The only other index where the mean and median fall within the traditional range is DWM. Its mean and median market cap fall just below the upper bound at $9.1 billion and $8.0 billion, respectively. However, the stock with the largest market cap within DWM is well above that upper bound, with a market cap of $40.0 billion. DWM is also the index that has the stock with the smallest market cap at $40.9 million. Considering sector breakdowns, DWM is notable for its extremely large weightings toward financials and industrials, at 24.0% and 20.9%, respectively.

RMCC has the stock with the largest market cap, at $61.4 billion. That probably helps to explain why the mean market cap of RMCC is $24.0 billion, nearly two-and-a-half times the upper bound of a mid-cap stock’s market cap range.

However, using IWR as a proxy (since data was not available for RMCC), the weight of its largest constituent, as well as the combined weight of the top ten constituents, is the lowest out of all the indexes. RMCC (again using IWR as its proxy) gives the largest sector weightings for information technology and healthcare compared to the other indexes. Information technology is the sector that receives the largest weighting within the index.

That skew towards large caps is most evident in CRSPMI1. The weight of its top ten constituents is 6.7%, which represents the largest weighting out of all four indexes. To be sure, the $51.0 billion market cap of CRSPMI1’s largest market-cap stock is lower than that of RMCC, which is $61.4 billion, as mentioned. But both the mean and median market caps of CRSPMI1 are far above the traditional range for a mid-cap stock, at $18.2 billion and $19.0 billion, respectively. CRSPMI1 gives the largest weighting to utilities compared to the other three indexes. But the sector that receives the largest weighting by far in the index is information technology.

The Bottom Line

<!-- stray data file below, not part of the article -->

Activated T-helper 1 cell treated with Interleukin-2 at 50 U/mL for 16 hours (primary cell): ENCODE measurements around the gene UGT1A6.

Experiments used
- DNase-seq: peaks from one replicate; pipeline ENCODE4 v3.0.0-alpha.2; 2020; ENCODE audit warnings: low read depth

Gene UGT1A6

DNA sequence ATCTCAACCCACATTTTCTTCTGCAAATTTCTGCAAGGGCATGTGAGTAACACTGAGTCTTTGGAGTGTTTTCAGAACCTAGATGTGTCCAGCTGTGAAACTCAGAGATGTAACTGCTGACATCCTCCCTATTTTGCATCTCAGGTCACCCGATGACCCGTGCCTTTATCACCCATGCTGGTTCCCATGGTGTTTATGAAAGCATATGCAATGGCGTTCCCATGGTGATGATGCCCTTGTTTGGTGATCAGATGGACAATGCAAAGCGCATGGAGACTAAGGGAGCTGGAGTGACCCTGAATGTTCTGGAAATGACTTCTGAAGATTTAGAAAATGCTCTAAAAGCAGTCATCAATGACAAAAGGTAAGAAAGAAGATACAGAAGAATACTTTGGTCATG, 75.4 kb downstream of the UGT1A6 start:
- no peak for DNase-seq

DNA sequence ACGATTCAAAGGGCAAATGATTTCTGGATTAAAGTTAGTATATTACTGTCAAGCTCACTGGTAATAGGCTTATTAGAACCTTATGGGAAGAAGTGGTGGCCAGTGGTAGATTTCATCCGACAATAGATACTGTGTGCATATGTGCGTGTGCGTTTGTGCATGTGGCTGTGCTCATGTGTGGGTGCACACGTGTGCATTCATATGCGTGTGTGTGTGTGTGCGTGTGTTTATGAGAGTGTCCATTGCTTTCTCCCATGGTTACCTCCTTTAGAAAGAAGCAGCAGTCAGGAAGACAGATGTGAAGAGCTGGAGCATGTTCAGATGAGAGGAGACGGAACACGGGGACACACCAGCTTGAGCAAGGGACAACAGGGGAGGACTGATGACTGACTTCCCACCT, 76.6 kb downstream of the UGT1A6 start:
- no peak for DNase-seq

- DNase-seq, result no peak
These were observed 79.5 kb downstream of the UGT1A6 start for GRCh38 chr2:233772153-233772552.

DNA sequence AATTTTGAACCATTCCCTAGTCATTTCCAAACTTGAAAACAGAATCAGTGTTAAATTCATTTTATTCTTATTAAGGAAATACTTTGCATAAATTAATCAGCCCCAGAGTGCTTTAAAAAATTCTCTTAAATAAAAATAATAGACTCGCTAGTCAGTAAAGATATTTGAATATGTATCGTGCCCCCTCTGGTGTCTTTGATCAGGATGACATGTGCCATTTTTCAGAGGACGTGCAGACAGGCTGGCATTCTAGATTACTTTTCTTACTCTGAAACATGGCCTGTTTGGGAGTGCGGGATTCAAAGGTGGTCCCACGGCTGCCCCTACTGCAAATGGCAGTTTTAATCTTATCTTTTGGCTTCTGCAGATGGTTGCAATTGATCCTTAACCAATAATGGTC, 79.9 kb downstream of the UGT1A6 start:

Investors have four main indexes from which to choose a benchmark for gauging the performance of their mid-cap holdings. None of the indexes is more dominant than the others because each of them is tracked by some of the biggest mid-cap ETFs. They also have unique characteristics, so they are not interchangeable. Each of the indexes includes stocks that are not traditionally considered mid-caps, with a few of the indexes actually having mean and median market caps significantly above the upper bound of the traditional mid-cap range.

So while market cap is an important metric for investors to consider when looking at stocks, the boundaries of categories like “mid-cap” and “large-cap” are ultimately arbitrary, so that should be kept in mind. This is particularly clear in the mid-cap space where all four indexes vary widely in terms of their average market cap. The four indexes also vary both in their number of holdings and sector allocations. Investors should weigh all of these factors when choosing the index that meets their personal investing needs, taking into consideration their risk tolerance and their individual financial goals.

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  1. Financial Industry Regulatory Authority. “Market Cap, Explained.”

  2. Merrill Edge. “Company Size: Why Market Capitalization Matters.”

  3. Fidelity. “Why Market Cap Matters.”

  4. ETF Database. “Large-Cap ETF List.”

  5. ETF Database. “Mid-Cap ETF List.”

  6. The Wall Street Journal. “Tech Investors Prepare to Say Goodbye to Facebook, Google.”

  7. FTSE Russell. “Index Factsheet: Russell Midcap Index,” Page 1.

  8. S&P Dow Jones Indices. “S&P 400 MidCap 400,” Download Factsheet, Pages 4-5.

  9. S&P Dow Jones Indices. “Dow Jones U.S. Mid-Cap Total Stock Market Index,” Download Factsheet, Pages 3-4.

  10. iShares by BlackRock. “iShares Russell Mid-Cap ETF (IWR).”

  11. Center for Research in Security Prices, LLC. “CRSP U.S. Mid Cap Index,” Download Factsheet, “Quarter Ending March 31, 2022,” Page 2.